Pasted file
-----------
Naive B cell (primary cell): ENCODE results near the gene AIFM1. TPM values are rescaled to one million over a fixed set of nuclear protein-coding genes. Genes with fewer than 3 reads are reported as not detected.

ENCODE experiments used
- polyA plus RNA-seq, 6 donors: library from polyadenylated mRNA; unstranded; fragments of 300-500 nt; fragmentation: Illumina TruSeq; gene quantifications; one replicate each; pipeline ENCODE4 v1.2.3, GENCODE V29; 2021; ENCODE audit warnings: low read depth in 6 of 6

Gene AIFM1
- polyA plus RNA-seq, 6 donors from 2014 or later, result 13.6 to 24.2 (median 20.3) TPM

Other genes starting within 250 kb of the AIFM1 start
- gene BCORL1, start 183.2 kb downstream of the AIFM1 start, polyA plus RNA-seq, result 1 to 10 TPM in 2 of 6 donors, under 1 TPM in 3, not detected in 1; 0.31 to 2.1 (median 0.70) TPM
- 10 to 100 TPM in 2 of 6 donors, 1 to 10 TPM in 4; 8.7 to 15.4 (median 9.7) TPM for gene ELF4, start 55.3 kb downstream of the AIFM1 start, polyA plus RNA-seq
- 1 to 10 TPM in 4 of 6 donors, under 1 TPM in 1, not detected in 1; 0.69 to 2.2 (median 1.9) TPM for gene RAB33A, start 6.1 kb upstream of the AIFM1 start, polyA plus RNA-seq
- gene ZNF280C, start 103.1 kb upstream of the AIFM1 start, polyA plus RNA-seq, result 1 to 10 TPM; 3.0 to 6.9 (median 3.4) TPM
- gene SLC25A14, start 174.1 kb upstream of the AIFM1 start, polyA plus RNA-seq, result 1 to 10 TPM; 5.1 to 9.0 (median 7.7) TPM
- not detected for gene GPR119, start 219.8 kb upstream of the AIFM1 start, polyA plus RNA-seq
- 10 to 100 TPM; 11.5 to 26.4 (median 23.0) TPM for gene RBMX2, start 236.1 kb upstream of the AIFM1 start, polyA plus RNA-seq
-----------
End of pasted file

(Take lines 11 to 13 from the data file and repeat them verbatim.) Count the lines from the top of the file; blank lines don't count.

- gene SLC25A14, start 174.1 kb upstream of the AIFM1 start, polyA plus RNA-seq, result 1 to 10 TPM; 5.1 to 9.0 (median 7.7) TPM
- not detected for gene GPR119, start 219.8 kb upstream of the AIFM1 start, polyA plus RNA-seq
- 10 to 100 TPM; 11.5 to 26.4 (median 23.0) TPM for gene RBMX2, start 236.1 kb upstream of the AIFM1 start, polyA plus RNA-seq